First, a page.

8. The Expedition

Finally, while fantasizing about what we want here, we really should discuss the expedition itself. This part requires brutal honesty, for it’s the easiest place to screw up — we need to test the emerging design specification against real scenarios. Thinking, for example, that a kayak is suitable for ocean crossings might satisfy a deep macho craving, but in practice, it’s tantamount to suicide (although it has been successfully done).

“There’s glory in using inappropriate tools. You can tell you’re pushing a new frontier when all available tools are inappropriate.”
—David Berkstresser

In the early days of this project, I should have realized that both the Fulmar and Hogfish were impractical in their separate ways, given the loosely stated goals and constraints of this project. But I had not yet gone through the process of laying out a clear wish list and mapping it onto a design spec as we are doing here; nor had I spent enough Time On Water to accurately predict the impact of a gonad-crushing centerboard trunk when exhaustion makes sleep necessary and there’s no place to beach the boat. The engineering lesson here is that an accurate model of the application is at least as critical as a solid understanding of the design itself.

We’ve already established that ocean crossings are out, as is skull-crushing wilderness whitewater. What should we design the Microship to do?

Given the constraints of a teensy boatlet and my own preferences, the operating environment can be loosely defined as “coastal and inland waterways.” This allows for epic journeys without having to prepare for long periods without re-supply, since we can count on some measure of marina support along with the ability to beach and slog inland for food. Also, the postulated amphibian capabilities give us a level of flexibility almost unheard-of in the nautical community: the opportunity to bail (in the non-bilgewater sense) when conditions are just too ridiculous to contemplate riding it out. I don’t want to be waiting in line behind people with deep pockets to use the only available hoist when things are getting snotty. I’ll just find a beach or ramp and get the hell out of there, hoofing it to the nearest high ground with a half-ton of boat lashed to my butt.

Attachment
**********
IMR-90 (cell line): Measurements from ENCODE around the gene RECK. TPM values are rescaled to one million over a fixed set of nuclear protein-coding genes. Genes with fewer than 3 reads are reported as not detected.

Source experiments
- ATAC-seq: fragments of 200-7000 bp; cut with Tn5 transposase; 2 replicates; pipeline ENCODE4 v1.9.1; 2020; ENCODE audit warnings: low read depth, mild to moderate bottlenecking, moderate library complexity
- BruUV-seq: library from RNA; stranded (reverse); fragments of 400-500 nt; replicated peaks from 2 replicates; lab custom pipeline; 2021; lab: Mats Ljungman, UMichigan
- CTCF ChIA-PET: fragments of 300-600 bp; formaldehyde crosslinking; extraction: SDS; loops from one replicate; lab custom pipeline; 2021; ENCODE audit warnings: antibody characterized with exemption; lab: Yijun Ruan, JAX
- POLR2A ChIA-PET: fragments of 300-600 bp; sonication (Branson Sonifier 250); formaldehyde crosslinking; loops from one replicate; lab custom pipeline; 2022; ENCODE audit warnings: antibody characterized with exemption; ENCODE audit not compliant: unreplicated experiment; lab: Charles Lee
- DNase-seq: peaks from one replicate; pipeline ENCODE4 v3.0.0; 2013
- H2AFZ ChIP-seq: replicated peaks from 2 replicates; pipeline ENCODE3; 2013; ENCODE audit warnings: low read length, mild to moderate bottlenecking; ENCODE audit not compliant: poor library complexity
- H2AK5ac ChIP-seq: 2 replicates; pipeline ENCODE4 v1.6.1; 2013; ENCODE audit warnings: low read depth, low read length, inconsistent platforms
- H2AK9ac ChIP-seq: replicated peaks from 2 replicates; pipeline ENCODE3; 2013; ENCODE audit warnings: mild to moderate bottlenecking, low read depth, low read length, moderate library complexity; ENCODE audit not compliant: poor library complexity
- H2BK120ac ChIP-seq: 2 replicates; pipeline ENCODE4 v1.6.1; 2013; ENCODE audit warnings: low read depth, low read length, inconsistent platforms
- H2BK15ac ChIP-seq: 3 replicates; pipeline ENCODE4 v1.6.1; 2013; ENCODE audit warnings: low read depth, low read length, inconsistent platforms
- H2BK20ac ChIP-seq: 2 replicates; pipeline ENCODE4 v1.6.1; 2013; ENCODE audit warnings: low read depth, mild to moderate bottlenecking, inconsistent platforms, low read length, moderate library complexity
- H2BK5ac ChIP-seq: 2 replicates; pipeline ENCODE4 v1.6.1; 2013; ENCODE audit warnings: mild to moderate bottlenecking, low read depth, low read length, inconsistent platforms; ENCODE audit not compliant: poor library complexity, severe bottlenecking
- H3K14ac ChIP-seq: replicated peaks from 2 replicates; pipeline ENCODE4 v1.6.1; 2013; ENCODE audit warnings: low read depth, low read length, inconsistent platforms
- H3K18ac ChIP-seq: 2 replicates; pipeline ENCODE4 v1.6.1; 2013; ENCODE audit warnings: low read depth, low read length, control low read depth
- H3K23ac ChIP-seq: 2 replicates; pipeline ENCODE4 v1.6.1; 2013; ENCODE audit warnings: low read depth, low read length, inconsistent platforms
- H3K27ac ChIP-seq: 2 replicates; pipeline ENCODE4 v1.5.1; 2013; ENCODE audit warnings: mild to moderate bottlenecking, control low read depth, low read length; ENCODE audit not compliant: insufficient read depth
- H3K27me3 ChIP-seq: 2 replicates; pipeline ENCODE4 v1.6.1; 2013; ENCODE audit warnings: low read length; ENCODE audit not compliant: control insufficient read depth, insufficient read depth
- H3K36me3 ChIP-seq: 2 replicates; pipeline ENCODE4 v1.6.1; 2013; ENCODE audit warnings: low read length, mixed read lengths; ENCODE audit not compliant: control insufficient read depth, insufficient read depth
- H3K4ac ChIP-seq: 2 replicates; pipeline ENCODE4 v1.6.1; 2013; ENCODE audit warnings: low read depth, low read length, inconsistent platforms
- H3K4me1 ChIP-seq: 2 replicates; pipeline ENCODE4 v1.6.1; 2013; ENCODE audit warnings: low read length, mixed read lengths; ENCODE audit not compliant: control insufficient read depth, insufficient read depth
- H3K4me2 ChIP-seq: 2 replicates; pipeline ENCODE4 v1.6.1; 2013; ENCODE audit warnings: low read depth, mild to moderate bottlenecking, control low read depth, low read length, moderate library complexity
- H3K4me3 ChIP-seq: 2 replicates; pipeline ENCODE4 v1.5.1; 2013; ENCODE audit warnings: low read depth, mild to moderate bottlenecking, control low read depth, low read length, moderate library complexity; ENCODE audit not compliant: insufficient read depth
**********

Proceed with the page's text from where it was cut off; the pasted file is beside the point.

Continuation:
I never said this would be easy.

So in various ways, the emerging canoe-scale amphibian pedal/solar/sail micro-trimaran design lends itself to protected waters: rivers, lakes, and the “The Ditch” that provides safe passage along most of the Atlantic and Gulf Coasts. Quite a bit can be done with this right here in North America, including a possible expedition that covers about 14,000 miles:

  1. Launch in the Springtime near Billings, Montana on the Yellowstone River
  2. Meet the Missouri at Williston, North Dakota